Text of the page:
Robinson: Texas Scheming To Break The 'Bone

The storied program credited with inventing the wishbone offense is now scheming to defend it -- for one week only. Texas won’t see the ‘bone again all year and its Co-Defensive Coordinator Greg Robinson hasn’t seen it in more than a decade.

It’s been 15 years since Robinson coached against the type of triple-option attack that Rice brings to DKR Saturday. That was back when Robinson was a UCLA assistant coach facing Arkansas in the 1989 Cotton Bowl. For the record, the Bruins beat the Razorbacks. But the Owl’s offensive game plan is like a broken record in that it hasn’t changed much during coach Ken Hatfield’s 10-year tenure.

Compared to Texas’ ground-breaking, ground-gobbling wishbone attack that launched a 30-game win streak from 1968-1970, the Owls are more likely to throw out of the set, mixing in around 12-to-15 (mainly play-action) passes. Other than that…

"Like I was telling Coach Royal, the wishbone is still the wishbone," Robinson said Tuesday. "They’re going to run the load option, they’re going to give you their unbalanced world. You’ve go to be sound (defensively) or they’re going to find it."

The Owls are averaging 282 ypg rushing (NCAA No. 9) and are riding a five-game winning streak (dating back to last season) heading into the 6 p.m. Saturday kickoff at DKR slated for a Fox Sports Southwest telecast. Senior FB Ed Bailey had the program’s fourth-best rushing night (234 yards on 37 attempts) in Rice’s 41-29 win over Hawaii. But, as with any spread option, it all starts with the signalcaller.

"In any option, it all comes down to good decisions and it starts with the quarterback," Robinson said.

Last week, QB Greg Henderson registered his third 100-yard rushing game of his career with 135 yards on 19 carries.

"He did an excellent job last week of getting the ball to the right people, including himself at times," Robinson said. "They took advantage of what they saw as defensive weaknesses and exploited it. They took what they felt was there."

The key to breaking the ‘bone is sound, disciplined, assignment football -- and coaches have taken advantage of the recent bye week to scheme for an offense that was once a staple (but now an aberration) in college football.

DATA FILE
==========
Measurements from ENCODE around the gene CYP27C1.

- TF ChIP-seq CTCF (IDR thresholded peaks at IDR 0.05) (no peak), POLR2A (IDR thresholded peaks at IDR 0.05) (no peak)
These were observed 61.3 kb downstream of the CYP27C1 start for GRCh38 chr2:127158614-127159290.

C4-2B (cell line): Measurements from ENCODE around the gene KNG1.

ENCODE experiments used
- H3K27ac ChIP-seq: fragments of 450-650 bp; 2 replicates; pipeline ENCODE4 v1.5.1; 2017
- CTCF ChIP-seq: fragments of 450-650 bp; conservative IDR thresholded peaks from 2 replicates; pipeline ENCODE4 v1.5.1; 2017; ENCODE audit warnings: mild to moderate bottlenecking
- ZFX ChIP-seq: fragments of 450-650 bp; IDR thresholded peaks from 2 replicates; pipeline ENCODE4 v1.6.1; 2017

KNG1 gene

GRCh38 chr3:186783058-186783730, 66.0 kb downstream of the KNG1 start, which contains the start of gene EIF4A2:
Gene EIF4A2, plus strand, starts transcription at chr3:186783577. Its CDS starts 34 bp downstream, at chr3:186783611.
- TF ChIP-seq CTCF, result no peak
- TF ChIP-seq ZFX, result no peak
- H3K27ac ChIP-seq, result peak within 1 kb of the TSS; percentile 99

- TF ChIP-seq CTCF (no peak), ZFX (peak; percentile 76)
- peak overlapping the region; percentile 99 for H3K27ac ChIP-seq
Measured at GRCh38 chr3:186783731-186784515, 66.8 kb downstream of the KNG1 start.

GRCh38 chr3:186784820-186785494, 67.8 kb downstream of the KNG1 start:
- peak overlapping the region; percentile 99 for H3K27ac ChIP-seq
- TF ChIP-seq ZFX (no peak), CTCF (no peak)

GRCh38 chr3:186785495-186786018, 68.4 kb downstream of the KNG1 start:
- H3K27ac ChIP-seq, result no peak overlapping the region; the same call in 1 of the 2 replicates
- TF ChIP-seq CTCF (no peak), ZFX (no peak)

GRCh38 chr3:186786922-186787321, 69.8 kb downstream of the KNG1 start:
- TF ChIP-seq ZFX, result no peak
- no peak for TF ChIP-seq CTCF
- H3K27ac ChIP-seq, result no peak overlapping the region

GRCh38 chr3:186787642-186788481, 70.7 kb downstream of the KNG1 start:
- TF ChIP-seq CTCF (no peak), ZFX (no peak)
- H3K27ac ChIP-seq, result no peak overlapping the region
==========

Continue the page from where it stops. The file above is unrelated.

"To me, it’s perfect timing; it’s a perfect schedule," Robinson said. "It demands that we have to be specific and that we have to key properly. That’s going to pay off down the road that we have this stress put on us."


Against 123 total plays in two games, the Texas D has held opponents to less than 2.5 yards on 60 of those snaps. But the defense has also surrendered 14 ‘explosives’ (runs of 9+ yards, completions of 12+ yards). The reason for the big-yardage plays has to do with the ‘eyes’ of Texas, Robinson said.

"It really was a matter of our eyes," Robinson said. "We’ve had a lot of good plays against a really good team. But there were 14 plays where, really, our eyes hurt us. We were seeing too much."

Say what?

"We talk about (how) when you see too much, you see nothing," Robinson continued. "You have to key and diagnose. Here’s your key, but you’re also seeing this. (If) you to see it all, what ends up happening is you lose sight of everything and you see nothing. All of a sudden, it’s just a blur. Instead of getting started in the proper direction, you take yourself out of position."

In short, micro-managing your position to where you make the proper reads and take the proper pursuit angles.

Robinson points to the throwback pass that Arkansas completed for 35 yards in Texas’ 22-20 win as an example.

"We had two guys there but they were just a little bit late," he said. "They were close to seeing this stuff very well but they were just a step or two off against a very tough ‘read’ play. It’s those things that we’re building on."


Stats are always skewed this time of year, but the Longhorn D is currently rated No. 34 nationally after surrendering an average of 294 yards through two games. Texas is currently giving up 106.5 rushing yards (NCAA No. 40) compared to 152.5 ypg (No. 58) last season. Texas finished the 2003 season yielding 329.8 ypg (NCAA No. 25).

"No game is won or lost by its stats," Robinson said. "There are always little stories within them. You have to study those. The biggest mistake is when you start to say, ‘We did this’ or ‘We did that.’ You’ve got to go back in and study why did it happen. Was it because they didn’t tax you very hard? Was it because they were really good? I’ve been through all of that. You can get misled. You can all of a sudden get your hearts broken or you can’t believe it happened. It’s a miracle. In fact, there’s always a story within a story. I just break (stats) down and find out why things are the way they are."

Head coach Mack Brown wants his D to rank in the Top 10 in every statistical category. Obviously, the most important defensive statistic is ‘Scoring Defense’. Texas is currently rated No. 10 nationally after giving up just 10 ppg.

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